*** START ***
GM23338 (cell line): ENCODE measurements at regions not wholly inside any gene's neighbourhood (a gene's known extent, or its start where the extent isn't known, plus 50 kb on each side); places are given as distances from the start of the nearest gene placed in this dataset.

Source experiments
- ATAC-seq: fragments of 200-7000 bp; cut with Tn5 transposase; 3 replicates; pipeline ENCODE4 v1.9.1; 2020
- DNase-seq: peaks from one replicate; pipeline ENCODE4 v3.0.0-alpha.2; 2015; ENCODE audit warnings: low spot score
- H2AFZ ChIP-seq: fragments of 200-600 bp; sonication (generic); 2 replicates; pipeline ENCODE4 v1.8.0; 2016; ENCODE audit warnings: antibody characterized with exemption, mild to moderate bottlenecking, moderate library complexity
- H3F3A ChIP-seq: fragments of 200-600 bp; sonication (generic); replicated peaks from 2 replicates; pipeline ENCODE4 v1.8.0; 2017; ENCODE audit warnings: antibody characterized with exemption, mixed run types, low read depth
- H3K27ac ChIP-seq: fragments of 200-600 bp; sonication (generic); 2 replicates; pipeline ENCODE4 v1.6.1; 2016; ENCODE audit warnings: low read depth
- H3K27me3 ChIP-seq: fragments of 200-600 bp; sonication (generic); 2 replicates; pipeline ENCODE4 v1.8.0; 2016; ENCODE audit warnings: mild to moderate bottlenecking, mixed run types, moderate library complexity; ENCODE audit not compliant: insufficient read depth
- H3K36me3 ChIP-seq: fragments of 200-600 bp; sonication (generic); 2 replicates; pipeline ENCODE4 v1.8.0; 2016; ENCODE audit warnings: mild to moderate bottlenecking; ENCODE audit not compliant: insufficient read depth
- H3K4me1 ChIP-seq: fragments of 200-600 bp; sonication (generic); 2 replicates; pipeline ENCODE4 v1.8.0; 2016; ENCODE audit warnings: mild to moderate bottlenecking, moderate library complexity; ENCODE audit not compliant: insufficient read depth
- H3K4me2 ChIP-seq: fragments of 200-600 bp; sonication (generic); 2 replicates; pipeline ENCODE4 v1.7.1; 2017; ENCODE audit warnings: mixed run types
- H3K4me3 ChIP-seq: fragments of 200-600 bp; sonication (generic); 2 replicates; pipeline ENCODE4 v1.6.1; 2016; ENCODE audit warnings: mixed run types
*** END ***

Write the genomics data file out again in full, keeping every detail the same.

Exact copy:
GM23338 (cell line): ENCODE measurements at regions not wholly inside any gene's neighbourhood (a gene's known extent, or its start where the extent isn't known, plus 50 kb on each side); places are given as distances from the start of the nearest gene placed in this dataset.

Source experiments
- ATAC-seq: fragments of 200-7000 bp; cut with Tn5 transposase; 3 replicates; pipeline ENCODE4 v1.9.1; 2020
- DNase-seq: peaks from one replicate; pipeline ENCODE4 v3.0.0-alpha.2; 2015; ENCODE audit warnings: low spot score
- H2AFZ ChIP-seq: fragments of 200-600 bp; sonication (generic); 2 replicates; pipeline ENCODE4 v1.8.0; 2016; ENCODE audit warnings: antibody characterized with exemption, mild to moderate bottlenecking, moderate library complexity
- H3F3A ChIP-seq: fragments of 200-600 bp; sonication (generic); replicated peaks from 2 replicates; pipeline ENCODE4 v1.8.0; 2017; ENCODE audit warnings: antibody characterized with exemption, mixed run types, low read depth
- H3K27ac ChIP-seq: fragments of 200-600 bp; sonication (generic); 2 replicates; pipeline ENCODE4 v1.6.1; 2016; ENCODE audit warnings: low read depth
- H3K27me3 ChIP-seq: fragments of 200-600 bp; sonication (generic); 2 replicates; pipeline ENCODE4 v1.8.0; 2016; ENCODE audit warnings: mild to moderate bottlenecking, mixed run types, moderate library complexity; ENCODE audit not compliant: insufficient read depth
- H3K36me3 ChIP-seq: fragments of 200-600 bp; sonication (generic); 2 replicates; pipeline ENCODE4 v1.8.0; 2016; ENCODE audit warnings: mild to moderate bottlenecking; ENCODE audit not compliant: insufficient read depth
- H3K4me1 ChIP-seq: fragments of 200-600 bp; sonication (generic); 2 replicates; pipeline ENCODE4 v1.8.0; 2016; ENCODE audit warnings: mild to moderate bottlenecking, moderate library complexity; ENCODE audit not compliant: insufficient read depth
- H3K4me2 ChIP-seq: fragments of 200-600 bp; sonication (generic); 2 replicates; pipeline ENCODE4 v1.7.1; 2017; ENCODE audit warnings: mixed run types
- H3K4me3 ChIP-seq: fragments of 200-600 bp; sonication (generic); 2 replicates; pipeline ENCODE4 v1.6.1; 2016; ENCODE audit warnings: mixed run types